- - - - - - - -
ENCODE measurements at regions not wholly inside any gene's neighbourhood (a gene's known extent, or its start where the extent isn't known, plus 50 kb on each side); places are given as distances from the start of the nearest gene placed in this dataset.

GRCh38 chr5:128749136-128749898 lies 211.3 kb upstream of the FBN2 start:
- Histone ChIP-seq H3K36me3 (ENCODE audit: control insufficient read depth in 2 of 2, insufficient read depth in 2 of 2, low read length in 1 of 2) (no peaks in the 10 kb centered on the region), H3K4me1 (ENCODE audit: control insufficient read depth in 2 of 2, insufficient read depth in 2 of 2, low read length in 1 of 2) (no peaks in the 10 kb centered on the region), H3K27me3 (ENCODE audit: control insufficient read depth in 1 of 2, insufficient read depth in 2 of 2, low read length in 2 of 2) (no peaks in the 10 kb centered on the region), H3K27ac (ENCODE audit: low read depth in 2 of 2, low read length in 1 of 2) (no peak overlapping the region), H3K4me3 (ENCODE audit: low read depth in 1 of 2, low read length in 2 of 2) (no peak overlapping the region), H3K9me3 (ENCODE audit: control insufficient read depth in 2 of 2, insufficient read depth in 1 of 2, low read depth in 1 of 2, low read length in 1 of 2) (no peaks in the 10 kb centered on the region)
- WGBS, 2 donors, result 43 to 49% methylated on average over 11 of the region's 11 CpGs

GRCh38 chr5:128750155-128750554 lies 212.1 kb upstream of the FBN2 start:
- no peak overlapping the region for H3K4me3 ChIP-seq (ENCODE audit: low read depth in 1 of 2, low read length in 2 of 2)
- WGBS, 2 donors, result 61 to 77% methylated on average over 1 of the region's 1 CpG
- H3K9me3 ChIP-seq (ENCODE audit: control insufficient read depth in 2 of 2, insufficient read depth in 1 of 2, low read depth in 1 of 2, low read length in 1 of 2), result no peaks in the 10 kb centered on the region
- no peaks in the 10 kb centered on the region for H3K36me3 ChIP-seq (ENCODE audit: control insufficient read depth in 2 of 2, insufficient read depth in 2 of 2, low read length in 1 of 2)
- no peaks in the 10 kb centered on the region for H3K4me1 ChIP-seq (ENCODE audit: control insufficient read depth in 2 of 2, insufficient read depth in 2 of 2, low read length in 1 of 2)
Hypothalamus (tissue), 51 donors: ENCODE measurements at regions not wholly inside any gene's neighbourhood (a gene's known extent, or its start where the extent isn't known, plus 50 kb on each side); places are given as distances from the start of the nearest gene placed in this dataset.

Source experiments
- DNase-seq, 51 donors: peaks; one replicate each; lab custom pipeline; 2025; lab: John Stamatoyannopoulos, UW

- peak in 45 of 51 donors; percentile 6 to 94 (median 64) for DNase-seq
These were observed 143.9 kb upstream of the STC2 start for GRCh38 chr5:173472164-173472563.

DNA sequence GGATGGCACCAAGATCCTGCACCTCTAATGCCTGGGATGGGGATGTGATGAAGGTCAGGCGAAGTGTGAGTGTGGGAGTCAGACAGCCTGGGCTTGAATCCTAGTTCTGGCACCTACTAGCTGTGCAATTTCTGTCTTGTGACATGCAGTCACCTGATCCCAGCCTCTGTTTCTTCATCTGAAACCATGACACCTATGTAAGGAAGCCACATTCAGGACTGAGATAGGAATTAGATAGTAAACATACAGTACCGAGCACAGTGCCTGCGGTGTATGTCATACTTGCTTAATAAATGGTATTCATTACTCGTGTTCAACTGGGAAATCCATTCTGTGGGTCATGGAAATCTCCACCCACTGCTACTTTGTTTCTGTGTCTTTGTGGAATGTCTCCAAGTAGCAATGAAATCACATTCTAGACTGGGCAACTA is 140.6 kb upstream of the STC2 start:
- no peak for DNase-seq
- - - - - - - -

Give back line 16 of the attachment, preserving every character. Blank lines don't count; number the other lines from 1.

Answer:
DNA sequence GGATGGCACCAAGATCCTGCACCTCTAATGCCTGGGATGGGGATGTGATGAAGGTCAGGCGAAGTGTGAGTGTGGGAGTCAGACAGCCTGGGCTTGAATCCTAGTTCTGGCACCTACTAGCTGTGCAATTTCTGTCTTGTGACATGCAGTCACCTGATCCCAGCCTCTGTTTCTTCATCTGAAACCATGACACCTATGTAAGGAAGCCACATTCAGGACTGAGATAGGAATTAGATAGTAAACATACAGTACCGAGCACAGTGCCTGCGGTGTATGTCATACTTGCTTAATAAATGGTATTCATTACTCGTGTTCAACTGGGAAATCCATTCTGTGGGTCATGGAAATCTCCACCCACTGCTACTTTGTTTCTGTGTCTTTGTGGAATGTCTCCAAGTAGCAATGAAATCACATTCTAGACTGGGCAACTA is 140.6 kb upstream of the STC2 start: